Scientists and security agencies are thinking hard about the safety of this sort of gene editingby Philip Ball / December 9, 2015 / Leave a comment
When engineer Theodore Maiman announced the first laser in 1960, reporters were quick to disclose the perils. “LA man discovers science fiction death ray”, announced the Los Angeles Herald. Four years later, Arno Goldfinger was threatening to emasculate James Bond with the new “weapon”.
Don’t be surprised if some Bond villain is soon holding the world to ransom with a “gene drive” that will spread a lethal poison across the globe in the bite of a mosquito. This is the latest nightmare invoked by biotechnology, thanks to the new ability to edit DNA with pinpoint precision. Of course, just because a danger features in a Bond movie doesn’t make it fantasy— plenty of movie villains have threatened nuclear apocalypse. Both scientists and security agencies are thinking hard about the safety of this sort of gene editing, and it’s right that they should. But right now, the perils of gene drives come more from inadvertent than malicious release into the wild.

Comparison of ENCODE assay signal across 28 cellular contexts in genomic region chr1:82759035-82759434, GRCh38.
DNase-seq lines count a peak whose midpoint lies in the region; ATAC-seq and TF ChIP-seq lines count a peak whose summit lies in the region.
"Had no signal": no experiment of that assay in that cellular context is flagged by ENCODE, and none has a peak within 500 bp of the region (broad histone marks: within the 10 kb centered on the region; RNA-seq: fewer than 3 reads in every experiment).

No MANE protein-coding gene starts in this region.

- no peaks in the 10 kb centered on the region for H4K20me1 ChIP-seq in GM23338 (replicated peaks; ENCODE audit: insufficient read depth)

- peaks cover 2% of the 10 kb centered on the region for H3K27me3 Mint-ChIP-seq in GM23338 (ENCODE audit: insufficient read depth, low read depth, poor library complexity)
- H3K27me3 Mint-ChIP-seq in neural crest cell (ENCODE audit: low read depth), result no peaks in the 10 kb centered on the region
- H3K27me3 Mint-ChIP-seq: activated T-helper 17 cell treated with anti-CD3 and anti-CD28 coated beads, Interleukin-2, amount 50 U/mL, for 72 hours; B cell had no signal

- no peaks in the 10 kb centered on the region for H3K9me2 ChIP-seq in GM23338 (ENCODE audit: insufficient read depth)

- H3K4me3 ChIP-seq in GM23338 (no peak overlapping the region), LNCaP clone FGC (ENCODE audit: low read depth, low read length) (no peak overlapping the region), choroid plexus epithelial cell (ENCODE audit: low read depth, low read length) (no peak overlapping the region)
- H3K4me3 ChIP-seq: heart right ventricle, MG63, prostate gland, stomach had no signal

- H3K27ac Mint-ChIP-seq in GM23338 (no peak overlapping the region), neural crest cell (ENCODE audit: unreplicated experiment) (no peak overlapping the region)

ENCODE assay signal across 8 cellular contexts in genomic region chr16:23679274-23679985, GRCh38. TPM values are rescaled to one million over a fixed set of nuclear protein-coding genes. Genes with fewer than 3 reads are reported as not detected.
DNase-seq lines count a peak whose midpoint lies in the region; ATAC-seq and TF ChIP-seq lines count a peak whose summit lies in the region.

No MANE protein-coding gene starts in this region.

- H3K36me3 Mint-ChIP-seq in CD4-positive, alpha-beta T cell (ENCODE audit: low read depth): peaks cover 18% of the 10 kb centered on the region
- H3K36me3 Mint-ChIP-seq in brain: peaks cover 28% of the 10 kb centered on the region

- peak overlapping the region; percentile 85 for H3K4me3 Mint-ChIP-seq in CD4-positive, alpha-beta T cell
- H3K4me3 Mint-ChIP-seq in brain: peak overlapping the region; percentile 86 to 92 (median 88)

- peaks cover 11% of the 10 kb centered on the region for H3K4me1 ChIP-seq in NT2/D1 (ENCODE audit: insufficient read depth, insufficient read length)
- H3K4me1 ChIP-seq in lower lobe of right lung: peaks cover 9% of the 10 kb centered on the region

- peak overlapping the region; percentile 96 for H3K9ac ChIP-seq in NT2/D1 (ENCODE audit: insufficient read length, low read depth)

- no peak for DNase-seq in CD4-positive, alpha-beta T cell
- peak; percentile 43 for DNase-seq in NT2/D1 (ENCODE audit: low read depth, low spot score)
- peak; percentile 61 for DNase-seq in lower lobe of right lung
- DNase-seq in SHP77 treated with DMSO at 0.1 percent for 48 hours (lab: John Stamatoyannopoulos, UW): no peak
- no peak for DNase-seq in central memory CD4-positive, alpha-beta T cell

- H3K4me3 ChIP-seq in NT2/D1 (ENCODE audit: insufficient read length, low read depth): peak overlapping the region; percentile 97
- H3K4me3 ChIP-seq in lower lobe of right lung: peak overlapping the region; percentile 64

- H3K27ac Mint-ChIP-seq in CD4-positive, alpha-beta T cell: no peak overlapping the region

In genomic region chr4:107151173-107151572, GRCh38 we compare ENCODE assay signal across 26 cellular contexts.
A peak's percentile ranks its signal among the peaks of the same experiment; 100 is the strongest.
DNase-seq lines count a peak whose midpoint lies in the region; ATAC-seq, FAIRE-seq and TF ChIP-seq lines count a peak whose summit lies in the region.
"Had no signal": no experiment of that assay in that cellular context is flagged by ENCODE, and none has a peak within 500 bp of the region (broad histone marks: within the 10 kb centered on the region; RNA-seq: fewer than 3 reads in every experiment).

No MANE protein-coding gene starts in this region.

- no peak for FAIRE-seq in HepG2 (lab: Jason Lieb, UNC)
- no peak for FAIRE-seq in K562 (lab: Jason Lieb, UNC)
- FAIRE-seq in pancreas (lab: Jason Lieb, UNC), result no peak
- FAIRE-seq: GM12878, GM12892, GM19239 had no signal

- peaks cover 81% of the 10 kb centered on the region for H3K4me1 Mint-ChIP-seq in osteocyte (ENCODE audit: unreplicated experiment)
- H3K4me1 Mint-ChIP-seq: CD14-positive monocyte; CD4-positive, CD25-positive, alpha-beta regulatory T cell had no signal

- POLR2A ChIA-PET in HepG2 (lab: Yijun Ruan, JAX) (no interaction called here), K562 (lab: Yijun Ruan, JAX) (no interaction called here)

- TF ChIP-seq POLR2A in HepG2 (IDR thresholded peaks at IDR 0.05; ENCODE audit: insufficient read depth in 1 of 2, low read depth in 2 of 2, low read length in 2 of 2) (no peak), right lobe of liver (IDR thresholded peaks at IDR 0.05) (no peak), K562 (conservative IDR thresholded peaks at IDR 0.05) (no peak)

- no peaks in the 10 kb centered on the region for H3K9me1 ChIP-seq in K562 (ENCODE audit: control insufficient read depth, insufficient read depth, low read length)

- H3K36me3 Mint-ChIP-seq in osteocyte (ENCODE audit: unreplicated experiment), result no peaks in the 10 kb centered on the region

Gene drives are one of the possibilities raised by the technique known as CRISPR-Cas9, a method for highly selective and efficient gene editing devised in 2012. This exploits a natural DNA-snipping enzyme called Cas9 to target and edit particular genes. The target sequence of the DNA is recognised by a matching sequence on an RNA molecule carried with Cas9. This enables a modified form of the gene to be pasted into a genome in place of the existing gene. In principle, CRISPR-Cas9 offers a very powerful way to cure diseases caused by mutations of one or a few specific genes, such as cystic fibrosis. Clinical trials of genetic therapeutics are not far off.
Proposals to use CRISPR-Cas9 to address human disease at the embryonic stage—to “correct” mutations in embryos—are controversial, however, because they would for the first time entail making inheritable changes to the genome, with consequences for future generations that are not yet known. Preliminary experiments on human embryos (not destined for development into fetuses) show that there may be complications (see my Prospect blog on this subject), for example owing to the tendency of the editing machinery to introduce changes elsewhere in the genome.